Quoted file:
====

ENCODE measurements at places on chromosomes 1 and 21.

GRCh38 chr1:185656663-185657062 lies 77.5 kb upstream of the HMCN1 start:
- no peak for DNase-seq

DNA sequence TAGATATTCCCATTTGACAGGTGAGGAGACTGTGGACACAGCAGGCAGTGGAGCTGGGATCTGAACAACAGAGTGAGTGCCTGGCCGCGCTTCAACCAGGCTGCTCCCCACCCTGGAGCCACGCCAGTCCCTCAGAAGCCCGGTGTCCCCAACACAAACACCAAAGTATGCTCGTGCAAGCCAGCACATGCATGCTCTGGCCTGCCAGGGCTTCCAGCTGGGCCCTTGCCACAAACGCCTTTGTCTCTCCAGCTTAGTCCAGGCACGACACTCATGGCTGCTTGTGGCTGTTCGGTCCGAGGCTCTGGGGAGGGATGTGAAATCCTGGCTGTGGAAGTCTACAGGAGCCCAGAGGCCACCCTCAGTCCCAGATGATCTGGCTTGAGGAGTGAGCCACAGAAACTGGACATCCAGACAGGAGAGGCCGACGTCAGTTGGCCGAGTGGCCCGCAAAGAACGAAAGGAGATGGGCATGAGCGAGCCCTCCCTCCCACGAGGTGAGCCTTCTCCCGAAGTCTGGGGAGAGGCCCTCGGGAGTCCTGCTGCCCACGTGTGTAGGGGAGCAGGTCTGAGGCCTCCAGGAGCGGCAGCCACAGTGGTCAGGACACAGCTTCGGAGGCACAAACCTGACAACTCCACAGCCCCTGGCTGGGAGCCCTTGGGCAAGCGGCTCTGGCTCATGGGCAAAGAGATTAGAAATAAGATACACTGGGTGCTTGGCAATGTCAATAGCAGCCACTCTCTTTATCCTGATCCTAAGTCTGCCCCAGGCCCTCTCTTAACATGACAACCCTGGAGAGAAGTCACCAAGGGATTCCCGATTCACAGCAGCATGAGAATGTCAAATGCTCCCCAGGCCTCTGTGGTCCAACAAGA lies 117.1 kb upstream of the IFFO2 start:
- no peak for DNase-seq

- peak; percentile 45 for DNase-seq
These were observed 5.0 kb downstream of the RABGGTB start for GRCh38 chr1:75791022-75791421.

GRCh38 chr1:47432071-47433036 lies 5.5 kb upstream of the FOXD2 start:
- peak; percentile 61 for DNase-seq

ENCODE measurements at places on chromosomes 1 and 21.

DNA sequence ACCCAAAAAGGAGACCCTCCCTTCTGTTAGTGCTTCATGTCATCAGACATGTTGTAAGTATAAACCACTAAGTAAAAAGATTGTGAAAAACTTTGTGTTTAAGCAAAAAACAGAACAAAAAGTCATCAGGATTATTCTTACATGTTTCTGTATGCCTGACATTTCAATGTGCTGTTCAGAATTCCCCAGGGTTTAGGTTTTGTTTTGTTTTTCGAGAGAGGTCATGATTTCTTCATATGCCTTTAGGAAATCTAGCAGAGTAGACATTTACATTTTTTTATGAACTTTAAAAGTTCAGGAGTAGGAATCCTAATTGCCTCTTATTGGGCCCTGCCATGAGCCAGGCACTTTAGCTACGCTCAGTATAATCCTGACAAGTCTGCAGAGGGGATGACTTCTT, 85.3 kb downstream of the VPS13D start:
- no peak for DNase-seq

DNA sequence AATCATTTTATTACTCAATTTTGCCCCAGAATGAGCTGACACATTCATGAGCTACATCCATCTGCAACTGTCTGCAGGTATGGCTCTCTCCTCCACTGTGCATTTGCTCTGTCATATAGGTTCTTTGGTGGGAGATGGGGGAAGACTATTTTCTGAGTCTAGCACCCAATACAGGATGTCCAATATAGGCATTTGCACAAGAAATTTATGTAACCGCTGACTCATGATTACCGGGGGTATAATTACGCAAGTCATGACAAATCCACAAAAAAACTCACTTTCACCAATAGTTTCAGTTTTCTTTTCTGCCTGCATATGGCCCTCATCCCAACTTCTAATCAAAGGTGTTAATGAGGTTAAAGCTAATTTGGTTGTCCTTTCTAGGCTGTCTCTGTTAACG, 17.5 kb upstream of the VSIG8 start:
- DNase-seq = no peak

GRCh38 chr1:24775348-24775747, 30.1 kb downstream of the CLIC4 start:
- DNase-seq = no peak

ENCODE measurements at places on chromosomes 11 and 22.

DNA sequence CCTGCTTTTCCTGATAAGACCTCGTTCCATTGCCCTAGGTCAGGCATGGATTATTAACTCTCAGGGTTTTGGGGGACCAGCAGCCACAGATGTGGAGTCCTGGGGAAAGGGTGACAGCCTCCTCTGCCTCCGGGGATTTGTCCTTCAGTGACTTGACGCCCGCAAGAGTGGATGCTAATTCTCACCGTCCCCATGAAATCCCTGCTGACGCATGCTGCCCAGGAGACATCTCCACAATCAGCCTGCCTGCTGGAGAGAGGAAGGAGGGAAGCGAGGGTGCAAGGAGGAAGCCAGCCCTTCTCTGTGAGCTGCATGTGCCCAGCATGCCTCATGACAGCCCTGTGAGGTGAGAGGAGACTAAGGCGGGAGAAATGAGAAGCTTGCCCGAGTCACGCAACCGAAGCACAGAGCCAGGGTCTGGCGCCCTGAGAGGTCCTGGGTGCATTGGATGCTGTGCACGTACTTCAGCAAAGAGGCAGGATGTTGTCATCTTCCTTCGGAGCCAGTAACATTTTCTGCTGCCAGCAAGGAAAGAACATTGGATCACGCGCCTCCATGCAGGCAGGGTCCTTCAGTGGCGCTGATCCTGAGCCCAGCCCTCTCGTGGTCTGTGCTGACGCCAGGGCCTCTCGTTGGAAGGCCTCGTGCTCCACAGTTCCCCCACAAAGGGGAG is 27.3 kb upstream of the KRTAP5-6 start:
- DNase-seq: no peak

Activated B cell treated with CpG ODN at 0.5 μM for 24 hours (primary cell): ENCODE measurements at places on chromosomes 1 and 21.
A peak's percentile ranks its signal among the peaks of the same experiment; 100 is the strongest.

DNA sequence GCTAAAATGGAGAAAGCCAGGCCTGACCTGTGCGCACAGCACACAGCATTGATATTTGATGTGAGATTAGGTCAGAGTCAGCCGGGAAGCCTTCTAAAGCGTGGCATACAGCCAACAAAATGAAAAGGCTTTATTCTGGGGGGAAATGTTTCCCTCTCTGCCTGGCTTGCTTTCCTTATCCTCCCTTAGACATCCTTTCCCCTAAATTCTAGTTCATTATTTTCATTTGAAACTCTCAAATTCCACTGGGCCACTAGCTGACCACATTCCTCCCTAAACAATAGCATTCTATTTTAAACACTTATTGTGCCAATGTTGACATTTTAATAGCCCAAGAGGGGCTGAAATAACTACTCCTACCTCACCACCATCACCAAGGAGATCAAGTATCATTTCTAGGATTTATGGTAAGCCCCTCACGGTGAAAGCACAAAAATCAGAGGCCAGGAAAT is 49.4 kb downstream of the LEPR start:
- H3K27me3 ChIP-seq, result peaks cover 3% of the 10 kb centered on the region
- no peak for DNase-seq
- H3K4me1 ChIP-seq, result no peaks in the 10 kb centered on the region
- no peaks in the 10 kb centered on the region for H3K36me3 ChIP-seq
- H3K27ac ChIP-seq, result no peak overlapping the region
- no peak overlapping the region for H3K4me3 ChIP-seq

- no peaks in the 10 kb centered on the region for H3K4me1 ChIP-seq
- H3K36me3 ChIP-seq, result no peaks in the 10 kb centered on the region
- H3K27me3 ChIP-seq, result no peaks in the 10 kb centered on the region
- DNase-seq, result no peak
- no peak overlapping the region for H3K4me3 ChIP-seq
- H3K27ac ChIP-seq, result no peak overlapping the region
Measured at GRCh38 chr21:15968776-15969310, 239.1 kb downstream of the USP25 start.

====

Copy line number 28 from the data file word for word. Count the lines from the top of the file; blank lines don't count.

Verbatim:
- no peak overlapping the region for H3K4me3 ChIP-seq